The owners of Leeds United have set their stall out this summer, bringing in a cohort of promising young names from across Europe as they look to avoid another relegation scrap this season, and possibly push on and ask questions of the Premier League’s upper slopes, with the club currently seventh in the table.
That opening-day win for Marsch showcased, not only the quality in his side, but also the mental fortitude of his squad as they bounced back from going a goal down to Wolves to win 2-1. The former RB Leipzig manager will be hoping that that win can offer a blueprint going forward as Leeds attempt to look up rather than peering perilously over their shoulder.
The likes of Brenden Aaronson from Red Bull Salzburg, Luis Sinisterra from Feyenoord, Tyler Adams from RB Leipzig and Marc Roca from Bayern Munich are all shrewd, exciting signings for those of an Elland Road persuasion, offering a blend of precocious potential, elite pedigree and creative stardust.
Given their already-promising start, the talent brought in and the general reputation of Leeds United in Premier League seasons of old, many may feel they will be pushing for a top-half finish this campaign and possibly even pursuing the coveted ‘non-Big Six’ status of being the ‘best of the rest’.
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Leeds UnitedTo be relegated from the Premier League
Although Leeds may feel that a relegation scrap is simply out of the question this season given the quality they have secured over the summer, the Premier League is a notoriously sink-or-swim environment and they are just coming off the back of a 17th-placed finish, so it shouldn’t be ruled out entirely.
With Raphinha and Kalvin Phillips both leaving for Barcelona and Manchester City respectively, Leeds may take some time adjusting to life without two of their most influential players from last season, no matter how good their start to this season has been from that opening win over Wolves.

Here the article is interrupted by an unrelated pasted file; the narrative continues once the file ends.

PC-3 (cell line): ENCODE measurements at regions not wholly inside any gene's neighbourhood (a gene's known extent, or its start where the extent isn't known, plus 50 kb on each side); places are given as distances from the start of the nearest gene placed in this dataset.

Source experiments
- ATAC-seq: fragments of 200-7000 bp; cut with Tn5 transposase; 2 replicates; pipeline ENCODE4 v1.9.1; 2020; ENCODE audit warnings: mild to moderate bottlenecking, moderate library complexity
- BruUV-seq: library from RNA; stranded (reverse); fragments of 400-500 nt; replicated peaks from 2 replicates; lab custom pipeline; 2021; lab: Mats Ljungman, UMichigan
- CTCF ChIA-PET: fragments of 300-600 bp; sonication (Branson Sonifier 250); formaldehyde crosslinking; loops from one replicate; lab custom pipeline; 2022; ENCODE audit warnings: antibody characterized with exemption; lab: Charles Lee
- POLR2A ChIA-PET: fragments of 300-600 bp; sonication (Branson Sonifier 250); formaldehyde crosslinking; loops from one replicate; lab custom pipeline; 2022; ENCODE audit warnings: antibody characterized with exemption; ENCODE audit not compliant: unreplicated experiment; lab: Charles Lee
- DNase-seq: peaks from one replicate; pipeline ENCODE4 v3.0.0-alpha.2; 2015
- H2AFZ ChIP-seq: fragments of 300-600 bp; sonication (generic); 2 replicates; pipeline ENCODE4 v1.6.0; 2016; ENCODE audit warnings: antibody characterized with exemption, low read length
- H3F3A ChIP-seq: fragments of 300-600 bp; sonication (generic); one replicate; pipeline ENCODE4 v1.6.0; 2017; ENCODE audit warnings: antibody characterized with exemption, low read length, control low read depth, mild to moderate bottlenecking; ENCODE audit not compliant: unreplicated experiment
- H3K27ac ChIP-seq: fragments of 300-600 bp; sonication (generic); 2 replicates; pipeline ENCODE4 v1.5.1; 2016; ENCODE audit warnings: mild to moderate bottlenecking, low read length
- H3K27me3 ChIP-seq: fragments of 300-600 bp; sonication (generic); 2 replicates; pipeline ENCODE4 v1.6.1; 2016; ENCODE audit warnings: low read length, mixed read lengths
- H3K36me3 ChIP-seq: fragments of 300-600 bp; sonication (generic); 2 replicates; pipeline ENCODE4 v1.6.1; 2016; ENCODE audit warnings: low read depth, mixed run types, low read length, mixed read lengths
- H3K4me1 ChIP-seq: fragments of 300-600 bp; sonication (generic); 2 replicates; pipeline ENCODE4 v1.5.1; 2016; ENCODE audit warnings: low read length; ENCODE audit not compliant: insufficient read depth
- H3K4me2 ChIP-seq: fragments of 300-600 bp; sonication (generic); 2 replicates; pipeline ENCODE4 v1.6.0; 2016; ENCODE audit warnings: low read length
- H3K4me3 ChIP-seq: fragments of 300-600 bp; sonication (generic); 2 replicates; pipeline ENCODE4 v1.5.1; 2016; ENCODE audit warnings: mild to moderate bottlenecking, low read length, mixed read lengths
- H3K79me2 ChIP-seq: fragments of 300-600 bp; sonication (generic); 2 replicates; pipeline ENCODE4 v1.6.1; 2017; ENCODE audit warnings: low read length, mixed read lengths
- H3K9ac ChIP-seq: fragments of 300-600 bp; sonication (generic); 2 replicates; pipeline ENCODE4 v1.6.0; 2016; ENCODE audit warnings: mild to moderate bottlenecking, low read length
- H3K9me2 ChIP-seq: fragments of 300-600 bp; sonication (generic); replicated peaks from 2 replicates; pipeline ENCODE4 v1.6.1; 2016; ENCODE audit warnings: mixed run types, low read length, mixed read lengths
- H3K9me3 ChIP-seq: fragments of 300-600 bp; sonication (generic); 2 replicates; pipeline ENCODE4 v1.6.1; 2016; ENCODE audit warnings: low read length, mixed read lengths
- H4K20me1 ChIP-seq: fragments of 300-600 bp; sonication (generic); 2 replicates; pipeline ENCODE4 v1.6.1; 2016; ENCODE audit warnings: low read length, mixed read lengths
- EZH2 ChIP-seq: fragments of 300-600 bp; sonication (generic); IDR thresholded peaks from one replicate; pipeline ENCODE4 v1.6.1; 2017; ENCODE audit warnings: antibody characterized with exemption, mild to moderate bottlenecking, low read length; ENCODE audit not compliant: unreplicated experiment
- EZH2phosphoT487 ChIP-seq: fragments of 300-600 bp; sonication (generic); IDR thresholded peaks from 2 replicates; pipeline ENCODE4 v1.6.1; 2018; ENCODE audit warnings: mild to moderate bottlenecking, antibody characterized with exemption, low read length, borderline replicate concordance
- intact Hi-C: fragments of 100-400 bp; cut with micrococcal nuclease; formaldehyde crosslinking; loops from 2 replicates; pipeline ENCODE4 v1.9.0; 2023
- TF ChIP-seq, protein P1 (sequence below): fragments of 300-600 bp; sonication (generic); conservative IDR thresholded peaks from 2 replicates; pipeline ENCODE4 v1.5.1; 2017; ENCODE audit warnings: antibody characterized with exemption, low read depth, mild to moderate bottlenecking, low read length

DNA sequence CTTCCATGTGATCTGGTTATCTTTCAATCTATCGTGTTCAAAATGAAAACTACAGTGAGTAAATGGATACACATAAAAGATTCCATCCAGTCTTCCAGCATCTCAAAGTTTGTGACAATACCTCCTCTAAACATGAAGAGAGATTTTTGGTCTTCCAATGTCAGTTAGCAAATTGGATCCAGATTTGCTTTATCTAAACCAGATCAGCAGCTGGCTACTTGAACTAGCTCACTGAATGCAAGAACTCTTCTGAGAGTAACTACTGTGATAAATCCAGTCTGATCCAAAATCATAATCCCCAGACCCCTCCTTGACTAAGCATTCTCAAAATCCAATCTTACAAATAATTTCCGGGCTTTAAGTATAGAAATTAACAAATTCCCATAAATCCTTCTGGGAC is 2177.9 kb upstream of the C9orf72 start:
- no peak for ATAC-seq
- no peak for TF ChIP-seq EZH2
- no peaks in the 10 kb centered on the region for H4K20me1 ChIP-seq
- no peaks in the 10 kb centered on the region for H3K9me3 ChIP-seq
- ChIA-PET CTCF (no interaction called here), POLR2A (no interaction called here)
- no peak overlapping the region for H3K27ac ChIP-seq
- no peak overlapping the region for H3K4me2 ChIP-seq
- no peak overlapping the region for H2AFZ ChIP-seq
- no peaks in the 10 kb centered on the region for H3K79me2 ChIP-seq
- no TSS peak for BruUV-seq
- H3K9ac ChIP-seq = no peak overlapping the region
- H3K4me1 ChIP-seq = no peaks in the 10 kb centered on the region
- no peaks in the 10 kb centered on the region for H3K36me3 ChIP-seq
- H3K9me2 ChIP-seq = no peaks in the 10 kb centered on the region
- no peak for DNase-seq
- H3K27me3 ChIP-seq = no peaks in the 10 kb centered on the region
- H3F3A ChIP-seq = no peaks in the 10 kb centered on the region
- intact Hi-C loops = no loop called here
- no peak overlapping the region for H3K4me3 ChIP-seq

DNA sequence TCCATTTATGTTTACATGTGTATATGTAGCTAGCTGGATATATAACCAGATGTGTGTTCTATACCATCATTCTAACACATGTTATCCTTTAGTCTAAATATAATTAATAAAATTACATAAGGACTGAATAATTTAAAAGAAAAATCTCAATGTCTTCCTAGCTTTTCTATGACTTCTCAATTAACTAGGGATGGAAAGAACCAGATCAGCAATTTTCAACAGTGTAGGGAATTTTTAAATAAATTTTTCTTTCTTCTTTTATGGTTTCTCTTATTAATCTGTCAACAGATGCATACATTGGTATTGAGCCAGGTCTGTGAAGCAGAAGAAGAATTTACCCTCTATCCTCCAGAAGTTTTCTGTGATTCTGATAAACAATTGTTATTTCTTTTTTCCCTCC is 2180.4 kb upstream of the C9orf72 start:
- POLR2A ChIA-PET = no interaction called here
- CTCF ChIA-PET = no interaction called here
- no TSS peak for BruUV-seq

On top of that, Marsch has signed seven new players. They may all come with a certain level of excitement, but plenty of promising players have moved to the Premier League over the years and struggled to acclimatise. If he can get the new recruits settled in quickly and in tune with his tactical set-up, Leeds may be in for a promising season, but if things start to wander off-track and some of the new boys struggle, it could be another long season.
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EFL Cup win
You’d have to go back to 1972 for the last time Leeds United won a domestic cup — excluding the 1992 Community Shield win over Liverpool, where Eric Cantona famously netted a hat-trick at the old Wembley — and then 1968 for the last and only time the West Yorkshire club won the EFL Cup, with Don Revie masterminding a 1-0 win over Arsenal in front of nearly 100,000 spectators in the capital.
Fans will be desperate to see that half-century drought come to an end, and Marsch will no doubt be equally as desperate to consolidate his legacy in West Yorkshire, so there’s absolutely no reason why Leeds couldn’t produce a cup run this campaign. The EFL Cup does, in fact, start back up this week with the first round, so already we’re in full swing for the new campaign, and it won’t be long before the Premier League big boys enter the fray.
Just like where Raphinha joined Leeds and went on to flourish before earning a market-disorienting move to Barcelona, Leeds fans will be hoping Brenden Aaronson has a similar impact (excluding the transfer sale aspect). The budding American cultivated a burgeoning reputation during his short time in Salzburg and has already made an impression in the Premier League, scoring what he thought was the match-winning goal against Wolves, only for the finish to go down as a Rayan Ait-Nouri own goal. Big things are expected of the 21-year-old and Sky Bet are offering odds of 25/1 for him to win this season’s PFA Young Player of the Year award.